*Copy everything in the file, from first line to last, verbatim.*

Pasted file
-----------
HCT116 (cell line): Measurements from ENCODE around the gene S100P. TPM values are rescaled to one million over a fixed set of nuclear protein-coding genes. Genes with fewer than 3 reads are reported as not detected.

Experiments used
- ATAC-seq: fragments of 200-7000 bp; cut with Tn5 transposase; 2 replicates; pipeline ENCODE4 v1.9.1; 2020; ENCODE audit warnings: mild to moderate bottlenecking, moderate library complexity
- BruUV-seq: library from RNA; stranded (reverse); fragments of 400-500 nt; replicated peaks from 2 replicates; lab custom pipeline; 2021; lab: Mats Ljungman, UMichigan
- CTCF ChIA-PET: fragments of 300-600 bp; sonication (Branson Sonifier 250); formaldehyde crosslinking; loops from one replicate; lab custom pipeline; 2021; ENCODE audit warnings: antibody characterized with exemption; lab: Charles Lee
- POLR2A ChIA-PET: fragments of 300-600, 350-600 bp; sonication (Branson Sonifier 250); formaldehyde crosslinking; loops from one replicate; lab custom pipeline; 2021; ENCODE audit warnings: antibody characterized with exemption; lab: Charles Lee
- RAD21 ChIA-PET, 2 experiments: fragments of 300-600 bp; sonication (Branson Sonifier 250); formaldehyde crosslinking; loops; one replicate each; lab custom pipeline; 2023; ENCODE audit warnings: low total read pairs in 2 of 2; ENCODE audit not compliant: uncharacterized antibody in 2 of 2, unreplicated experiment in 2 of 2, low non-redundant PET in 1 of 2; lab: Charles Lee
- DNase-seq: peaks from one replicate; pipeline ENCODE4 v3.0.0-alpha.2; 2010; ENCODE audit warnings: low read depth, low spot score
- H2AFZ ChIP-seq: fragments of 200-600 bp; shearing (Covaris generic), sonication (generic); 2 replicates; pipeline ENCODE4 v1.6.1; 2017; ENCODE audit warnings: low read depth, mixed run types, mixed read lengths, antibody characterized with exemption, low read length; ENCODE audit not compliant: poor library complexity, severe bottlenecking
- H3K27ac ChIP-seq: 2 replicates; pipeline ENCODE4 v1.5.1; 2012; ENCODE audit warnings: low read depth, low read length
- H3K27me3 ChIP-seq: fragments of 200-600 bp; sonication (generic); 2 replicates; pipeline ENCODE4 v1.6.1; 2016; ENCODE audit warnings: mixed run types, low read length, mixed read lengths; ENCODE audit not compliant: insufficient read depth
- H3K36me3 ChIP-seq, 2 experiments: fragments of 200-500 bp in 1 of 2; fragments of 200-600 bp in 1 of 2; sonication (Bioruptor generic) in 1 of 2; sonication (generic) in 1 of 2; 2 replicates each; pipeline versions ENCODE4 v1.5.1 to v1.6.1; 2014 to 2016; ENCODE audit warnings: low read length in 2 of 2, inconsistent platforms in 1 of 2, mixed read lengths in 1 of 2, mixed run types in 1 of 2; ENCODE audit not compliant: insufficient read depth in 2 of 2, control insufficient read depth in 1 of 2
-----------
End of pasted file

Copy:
HCT116 (cell line): Measurements from ENCODE around the gene S100P. TPM values are rescaled to one million over a fixed set of nuclear protein-coding genes. Genes with fewer than 3 reads are reported as not detected.

Experiments used
- ATAC-seq: fragments of 200-7000 bp; cut with Tn5 transposase; 2 replicates; pipeline ENCODE4 v1.9.1; 2020; ENCODE audit warnings: mild to moderate bottlenecking, moderate library complexity
- BruUV-seq: library from RNA; stranded (reverse); fragments of 400-500 nt; replicated peaks from 2 replicates; lab custom pipeline; 2021; lab: Mats Ljungman, UMichigan
- CTCF ChIA-PET: fragments of 300-600 bp; sonication (Branson Sonifier 250); formaldehyde crosslinking; loops from one replicate; lab custom pipeline; 2021; ENCODE audit warnings: antibody characterized with exemption; lab: Charles Lee
- POLR2A ChIA-PET: fragments of 300-600, 350-600 bp; sonication (Branson Sonifier 250); formaldehyde crosslinking; loops from one replicate; lab custom pipeline; 2021; ENCODE audit warnings: antibody characterized with exemption; lab: Charles Lee
- RAD21 ChIA-PET, 2 experiments: fragments of 300-600 bp; sonication (Branson Sonifier 250); formaldehyde crosslinking; loops; one replicate each; lab custom pipeline; 2023; ENCODE audit warnings: low total read pairs in 2 of 2; ENCODE audit not compliant: uncharacterized antibody in 2 of 2, unreplicated experiment in 2 of 2, low non-redundant PET in 1 of 2; lab: Charles Lee
- DNase-seq: peaks from one replicate; pipeline ENCODE4 v3.0.0-alpha.2; 2010; ENCODE audit warnings: low read depth, low spot score
- H2AFZ ChIP-seq: fragments of 200-600 bp; shearing (Covaris generic), sonication (generic); 2 replicates; pipeline ENCODE4 v1.6.1; 2017; ENCODE audit warnings: low read depth, mixed run types, mixed read lengths, antibody characterized with exemption, low read length; ENCODE audit not compliant: poor library complexity, severe bottlenecking
- H3K27ac ChIP-seq: 2 replicates; pipeline ENCODE4 v1.5.1; 2012; ENCODE audit warnings: low read depth, low read length
- H3K27me3 ChIP-seq: fragments of 200-600 bp; sonication (generic); 2 replicates; pipeline ENCODE4 v1.6.1; 2016; ENCODE audit warnings: mixed run types, low read length, mixed read lengths; ENCODE audit not compliant: insufficient read depth
- H3K36me3 ChIP-seq, 2 experiments: fragments of 200-500 bp in 1 of 2; fragments of 200-600 bp in 1 of 2; sonication (Bioruptor generic) in 1 of 2; sonication (generic) in 1 of 2; 2 replicates each; pipeline versions ENCODE4 v1.5.1 to v1.6.1; 2014 to 2016; ENCODE audit warnings: low read length in 2 of 2, inconsistent platforms in 1 of 2, mixed read lengths in 1 of 2, mixed run types in 1 of 2; ENCODE audit not compliant: insufficient read depth in 2 of 2, control insufficient read depth in 1 of 2